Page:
Thanks for taking the time to contribute this article. I am a paralegal and our firm is looking into the possibility of using either Clio and Rocketmatter. One thing I didn’t see addressed in the article is import and export functions. For example, let’s say you are using Microsoft Outlook to store all your contacts, calendar, and tasks. Is there an easy way to import data into Clio or Rocketmatter to get started? What happens if you decide you don’t like Clio or Rocketmatter: is there a way to export your data somehow, even if into a spread sheet?

    • http://lawyerist.com/author/samglover/ Sam Glover

      Clio and Rocket Matter both say they will help you get your information in. I started from scratch with Clio, so I didn’t have the opportunity to put that service to the test. I asked Rocket Matter to help me migrate from Clio, but nobody got back to me about it. This could be because, as a tester, I wasn’t put through the regular process, but in any case, I didn’t get to test Rocket Matter’s import service, either.

      I don’t know whether either supports an export standard like LEDES, but I’ve been after both to create the ability to export a matter in PDF format. I want to consolidate client files when I close them, not leave the data stuck partly in the cloud, partly on my filesystem. So far, neither has implemented this, as far as I know.

  • http://smartbusinessrevolution.com/ John Corcoran

    Thanks for the thorough reviews here. I am starting my own practice next week, and so I’m thinking through a practice management solution. I have a trial of Freshbooks going – based on Sam’s enthusiastic support of their service. I’d like to try Clio, but my major disappointment is that they don’t provide local litigation deadlines for litigators. I have been looking at other calendaring systems which do provide automatic calendaring with litigation deadlines like Abacus, but I don’t like that Abacus is around $1,000 or more (I’m not sure exactly – but I think it’s around that amount). That’s a lot to swallow for a solo just starting out.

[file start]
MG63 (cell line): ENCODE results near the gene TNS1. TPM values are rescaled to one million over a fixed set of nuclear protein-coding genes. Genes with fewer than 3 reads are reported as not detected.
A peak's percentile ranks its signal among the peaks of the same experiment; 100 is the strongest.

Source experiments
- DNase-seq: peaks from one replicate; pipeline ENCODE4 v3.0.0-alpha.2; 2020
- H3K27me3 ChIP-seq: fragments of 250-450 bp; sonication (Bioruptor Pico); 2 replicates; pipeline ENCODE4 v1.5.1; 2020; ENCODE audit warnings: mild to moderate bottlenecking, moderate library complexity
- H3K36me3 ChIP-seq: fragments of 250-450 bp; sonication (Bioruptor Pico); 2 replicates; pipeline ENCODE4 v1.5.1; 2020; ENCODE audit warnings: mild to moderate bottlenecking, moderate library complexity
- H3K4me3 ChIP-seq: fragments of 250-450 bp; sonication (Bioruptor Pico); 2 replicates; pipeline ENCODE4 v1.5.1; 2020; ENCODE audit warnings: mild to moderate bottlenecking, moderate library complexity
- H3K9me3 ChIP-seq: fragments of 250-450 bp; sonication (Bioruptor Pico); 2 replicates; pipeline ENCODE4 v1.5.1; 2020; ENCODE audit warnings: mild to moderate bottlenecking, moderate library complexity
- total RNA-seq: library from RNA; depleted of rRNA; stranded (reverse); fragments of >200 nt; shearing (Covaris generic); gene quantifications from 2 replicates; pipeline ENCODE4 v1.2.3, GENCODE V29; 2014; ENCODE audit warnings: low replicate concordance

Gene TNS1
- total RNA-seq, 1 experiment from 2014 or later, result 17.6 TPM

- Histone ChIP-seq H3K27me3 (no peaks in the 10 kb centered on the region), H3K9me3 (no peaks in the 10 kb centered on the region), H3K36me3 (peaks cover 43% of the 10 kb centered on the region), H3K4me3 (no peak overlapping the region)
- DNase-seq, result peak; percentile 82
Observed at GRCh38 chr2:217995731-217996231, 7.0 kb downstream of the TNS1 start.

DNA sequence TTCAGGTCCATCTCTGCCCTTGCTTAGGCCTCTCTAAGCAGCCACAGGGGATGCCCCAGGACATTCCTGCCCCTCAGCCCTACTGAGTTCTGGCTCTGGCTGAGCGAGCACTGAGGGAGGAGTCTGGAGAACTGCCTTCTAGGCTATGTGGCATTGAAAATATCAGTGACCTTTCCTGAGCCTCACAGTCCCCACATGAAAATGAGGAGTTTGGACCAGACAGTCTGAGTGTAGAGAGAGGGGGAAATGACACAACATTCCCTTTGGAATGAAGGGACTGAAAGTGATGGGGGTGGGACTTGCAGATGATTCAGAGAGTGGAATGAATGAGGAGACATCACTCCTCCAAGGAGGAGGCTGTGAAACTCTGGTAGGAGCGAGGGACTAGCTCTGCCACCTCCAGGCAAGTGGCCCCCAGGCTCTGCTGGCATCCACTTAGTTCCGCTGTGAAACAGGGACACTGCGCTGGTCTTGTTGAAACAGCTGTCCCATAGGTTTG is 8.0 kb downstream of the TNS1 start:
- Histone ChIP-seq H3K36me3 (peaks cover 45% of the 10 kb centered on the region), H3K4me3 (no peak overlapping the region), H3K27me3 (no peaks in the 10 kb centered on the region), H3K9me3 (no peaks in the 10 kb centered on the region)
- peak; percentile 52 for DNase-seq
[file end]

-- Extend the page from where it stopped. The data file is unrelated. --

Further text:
• http://lawyerist.com/author/samglover/ Sam Glover

      What do you mean by local litigation deadlines?

      • http://smartbusinessrevolution.com/ John Corcoran

        Sorry, I guess that wasn’t too clear. I practice primarily civil law in California state court. I meant that I wish Clio provides civil calendaring rules for Superior court deadlines in active state court cases, such as the deadline to file an answer (usually 30 days in California), the deadline to file answers to written discovery (usually 30 days), or the deadline to file a case management statement (15 days before the case management conference).

        I have been using Abacus Law at my current firm. The advantage is you can calendar one initial date, like the date a defendant was personally served with a summons & complaint, and then the calendar will automatically schedule additional reminders, such as the deadline for that defendant to file an answer 30 days later. You just enter into the calendar the date the defendant was served, and then the Abacus system automatically calendars resulting reminders. Also, if you change around dates, then the system automatically changes other deadlines that are triggered by moving the original date. That’s what I’d like to see Clio add.